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  • Diagnostic imaging of mixed connective tissue and epithelial tumors of the mammary gland by label-free imaging using multiphoton microscope

Notas de aplicación

Diagnostic imaging of mixed connective tissue and epithelial tumors of the mammary gland by label-free imaging using multiphoton microscope

abril 2023

Mixed connective tissue and epithelial tumors of the breast mainly include fibroadenoma (FA) and phyllodes tumor (PT). Fibroadenoma is the most common breast tumor in young women, while phyllodes tumor is a relatively rare disease, accounting for about 0.5% of all breast tumors. Whereas fibroadenomas are usually 2-3 cm in size and stop growing, phyllodes tumors grow rapidly and can grow into massive tumors exceeding 10 cm. Also, phyllodes tumors are benign tumors like fibroadenomas, but they may become malignant during the process of growth.

Fibroadenomas and phyllodes tumors are often difficult to distinguish by needle biopsy because of their similarities in clinical and histological images, despite differences in surgical indications and surgical techniques. Several studies have been conducted in the past to search for factors useful in differentiating between fibroadenoma and phyllodes tumors, but none have yet been established.

Therefore, Dr. Kana Kobayashi-Taguchi and Dr. Yoshiaki Kamei of the Breast Center, Ehime University Hospital, and Dr. Takashi Saitou and Dr. Takeshi Imamura of the Department of Molecular Medicine for Pathogenesis, Graduate School of Medicine, Ehime University, attempted image diagnosis of breast tumors using multiphoton microscopy. This application note introduces the contribution of multiphoton microscopes to medicine, based on the research results of Dr. Taguchi et al.

Figure 1. AI quantification of pathological conditions using multiphoton microscope images of needle biopsied tissue sections


Multiphoton microscopy has advantages such as higher resolution and minimal phototoxicity compared to conventional optical imaging. It is also possible to image collagen without staining utilizing second-harmonic-generation (SHG).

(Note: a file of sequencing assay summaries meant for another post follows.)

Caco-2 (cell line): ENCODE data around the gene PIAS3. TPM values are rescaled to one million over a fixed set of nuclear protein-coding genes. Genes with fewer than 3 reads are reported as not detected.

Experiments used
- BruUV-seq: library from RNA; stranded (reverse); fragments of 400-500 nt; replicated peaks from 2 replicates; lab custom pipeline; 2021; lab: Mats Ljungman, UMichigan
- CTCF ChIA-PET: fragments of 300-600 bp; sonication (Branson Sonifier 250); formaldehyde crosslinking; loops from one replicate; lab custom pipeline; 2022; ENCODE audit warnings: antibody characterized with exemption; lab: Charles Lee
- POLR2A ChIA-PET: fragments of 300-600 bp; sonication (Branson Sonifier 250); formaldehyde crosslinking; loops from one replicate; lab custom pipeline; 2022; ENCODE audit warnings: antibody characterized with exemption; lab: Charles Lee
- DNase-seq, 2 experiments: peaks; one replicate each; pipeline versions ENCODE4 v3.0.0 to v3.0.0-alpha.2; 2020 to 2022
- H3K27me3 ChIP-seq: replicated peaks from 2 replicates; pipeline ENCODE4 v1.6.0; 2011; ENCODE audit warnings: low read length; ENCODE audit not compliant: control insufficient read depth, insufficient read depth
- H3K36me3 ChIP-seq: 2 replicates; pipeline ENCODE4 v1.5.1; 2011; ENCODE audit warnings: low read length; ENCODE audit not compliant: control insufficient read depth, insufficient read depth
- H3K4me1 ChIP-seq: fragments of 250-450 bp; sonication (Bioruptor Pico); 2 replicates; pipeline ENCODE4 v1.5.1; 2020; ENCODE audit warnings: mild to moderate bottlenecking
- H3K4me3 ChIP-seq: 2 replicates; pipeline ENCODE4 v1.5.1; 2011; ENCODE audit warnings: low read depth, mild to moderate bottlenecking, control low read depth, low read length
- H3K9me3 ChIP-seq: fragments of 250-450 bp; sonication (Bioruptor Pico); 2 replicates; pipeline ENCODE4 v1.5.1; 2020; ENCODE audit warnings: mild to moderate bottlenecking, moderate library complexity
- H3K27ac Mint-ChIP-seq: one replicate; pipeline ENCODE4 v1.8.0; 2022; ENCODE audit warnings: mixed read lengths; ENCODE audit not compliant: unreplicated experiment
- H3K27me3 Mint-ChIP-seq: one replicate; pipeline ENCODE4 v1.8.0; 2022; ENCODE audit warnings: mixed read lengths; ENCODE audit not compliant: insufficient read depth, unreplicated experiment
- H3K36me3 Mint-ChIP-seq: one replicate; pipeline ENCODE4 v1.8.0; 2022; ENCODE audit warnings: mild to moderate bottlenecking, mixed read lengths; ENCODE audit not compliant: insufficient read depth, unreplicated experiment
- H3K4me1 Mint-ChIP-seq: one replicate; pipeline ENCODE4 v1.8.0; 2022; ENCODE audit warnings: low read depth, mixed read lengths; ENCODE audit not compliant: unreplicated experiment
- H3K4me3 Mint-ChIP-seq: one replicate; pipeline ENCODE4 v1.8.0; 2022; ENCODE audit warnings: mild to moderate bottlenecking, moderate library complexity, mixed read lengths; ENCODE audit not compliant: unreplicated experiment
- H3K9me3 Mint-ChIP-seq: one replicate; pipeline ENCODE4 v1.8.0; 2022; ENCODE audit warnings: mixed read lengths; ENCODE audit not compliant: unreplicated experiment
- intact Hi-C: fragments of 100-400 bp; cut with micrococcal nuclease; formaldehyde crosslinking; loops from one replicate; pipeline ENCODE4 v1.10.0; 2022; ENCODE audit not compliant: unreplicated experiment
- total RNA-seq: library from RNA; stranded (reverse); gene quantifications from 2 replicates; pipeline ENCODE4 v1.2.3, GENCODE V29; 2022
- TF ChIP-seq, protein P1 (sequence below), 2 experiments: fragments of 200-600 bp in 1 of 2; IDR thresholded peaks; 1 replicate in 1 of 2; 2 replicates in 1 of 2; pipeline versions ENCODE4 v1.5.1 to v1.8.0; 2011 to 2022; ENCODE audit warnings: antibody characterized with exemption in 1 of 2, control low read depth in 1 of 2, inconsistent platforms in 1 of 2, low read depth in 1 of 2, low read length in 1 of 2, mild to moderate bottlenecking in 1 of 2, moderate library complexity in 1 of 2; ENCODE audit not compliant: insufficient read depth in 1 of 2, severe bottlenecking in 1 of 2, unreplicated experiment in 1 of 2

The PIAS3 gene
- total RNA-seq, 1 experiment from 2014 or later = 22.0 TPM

In this study, utilizing label-free imaging of collagen and autofluorescent substances in mammary gland tumors by means of multiphoton microscopy, and region segmentation by means of deep learning, quantitative evaluation metrics were built to discriminate mammary gland tumors, which were difficult to distinguish by conventional pathological diagnosis.

Figure 2

(a) Comparison of multiphoton microscope images of fibroadenoma (FA) and phyllodes tumor (PT) lesions

System: A1 R MP
Objective: CFI75 Apo 25XC W MP

Detection of SHG and autofluorescence signals:

(1) Dichroic mirror (DM) 495 nm and short pass filter 492 nm
(2) DM 560 nm and bandpass filter 525/50 nm (central wavelength/bandwidth)
(3) Emission filter set including DM 662 nm and bandpass filters 617/73 nm

Excitation wavelength: 950 nm FOV: 0.5 x 0.5 mm
Resolution: 512 x 512 pixels

(b) Schematic of quantification of differentiating factors in breast masses based on multiphoton microscope images.

The yellow dotted area indicates the breast ductal epithelium and lumen, and the area outside these indicates the stroma. A ground truth image set was created by segmenting images acquired by multiphoton microscopy. Supervised machine learning was performed using this image set as training image data to assign all pixels to epithelial, stromal, or external regions. Based on the segmented image set, SHG intensity within the stromal area was measured and the ratio of lateral ductal epithelium to stromal area was scored.

Figure 3. Deep learning using multiphoton microscope images

(a)Results of segmentation in the training image set. From the left, the original multiphoton microscope images, ground truth images, predicted images, and difference images. Differences between images show the FN regions in magenta and FP regions in green.

(b)Results of segmentation on the test image set.

(c)Numerical evaluation of segmentation results. Total accuracy between the ground truth and predicted images and the weighted IoU, which is the area-weighted sum of the IoU values for each image, are shown.